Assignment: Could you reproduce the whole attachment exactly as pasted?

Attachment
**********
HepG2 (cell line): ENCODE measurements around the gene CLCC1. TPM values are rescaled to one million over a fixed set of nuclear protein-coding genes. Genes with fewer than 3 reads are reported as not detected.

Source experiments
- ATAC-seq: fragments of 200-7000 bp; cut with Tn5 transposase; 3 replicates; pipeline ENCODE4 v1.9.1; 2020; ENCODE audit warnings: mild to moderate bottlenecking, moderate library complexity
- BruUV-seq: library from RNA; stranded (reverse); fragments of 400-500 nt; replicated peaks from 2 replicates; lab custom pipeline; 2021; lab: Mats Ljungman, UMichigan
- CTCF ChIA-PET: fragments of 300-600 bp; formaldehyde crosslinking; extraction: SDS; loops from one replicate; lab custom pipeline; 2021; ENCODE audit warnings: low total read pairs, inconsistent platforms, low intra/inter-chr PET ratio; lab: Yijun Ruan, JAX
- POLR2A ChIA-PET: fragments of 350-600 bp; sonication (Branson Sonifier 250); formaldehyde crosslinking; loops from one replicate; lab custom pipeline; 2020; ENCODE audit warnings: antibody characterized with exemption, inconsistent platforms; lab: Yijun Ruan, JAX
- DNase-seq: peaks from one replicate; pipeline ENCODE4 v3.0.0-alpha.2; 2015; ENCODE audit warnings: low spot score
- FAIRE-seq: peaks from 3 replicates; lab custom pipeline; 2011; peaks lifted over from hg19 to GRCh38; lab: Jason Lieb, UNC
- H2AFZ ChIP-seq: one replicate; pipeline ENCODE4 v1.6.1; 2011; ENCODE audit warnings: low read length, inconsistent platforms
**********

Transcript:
HepG2 (cell line): ENCODE measurements around the gene CLCC1. TPM values are rescaled to one million over a fixed set of nuclear protein-coding genes. Genes with fewer than 3 reads are reported as not detected.

Source experiments
- ATAC-seq: fragments of 200-7000 bp; cut with Tn5 transposase; 3 replicates; pipeline ENCODE4 v1.9.1; 2020; ENCODE audit warnings: mild to moderate bottlenecking, moderate library complexity
- BruUV-seq: library from RNA; stranded (reverse); fragments of 400-500 nt; replicated peaks from 2 replicates; lab custom pipeline; 2021; lab: Mats Ljungman, UMichigan
- CTCF ChIA-PET: fragments of 300-600 bp; formaldehyde crosslinking; extraction: SDS; loops from one replicate; lab custom pipeline; 2021; ENCODE audit warnings: low total read pairs, inconsistent platforms, low intra/inter-chr PET ratio; lab: Yijun Ruan, JAX
- POLR2A ChIA-PET: fragments of 350-600 bp; sonication (Branson Sonifier 250); formaldehyde crosslinking; loops from one replicate; lab custom pipeline; 2020; ENCODE audit warnings: antibody characterized with exemption, inconsistent platforms; lab: Yijun Ruan, JAX
- DNase-seq: peaks from one replicate; pipeline ENCODE4 v3.0.0-alpha.2; 2015; ENCODE audit warnings: low spot score
- FAIRE-seq: peaks from 3 replicates; lab custom pipeline; 2011; peaks lifted over from hg19 to GRCh38; lab: Jason Lieb, UNC
- H2AFZ ChIP-seq: one replicate; pipeline ENCODE4 v1.6.1; 2011; ENCODE audit warnings: low read length, inconsistent platforms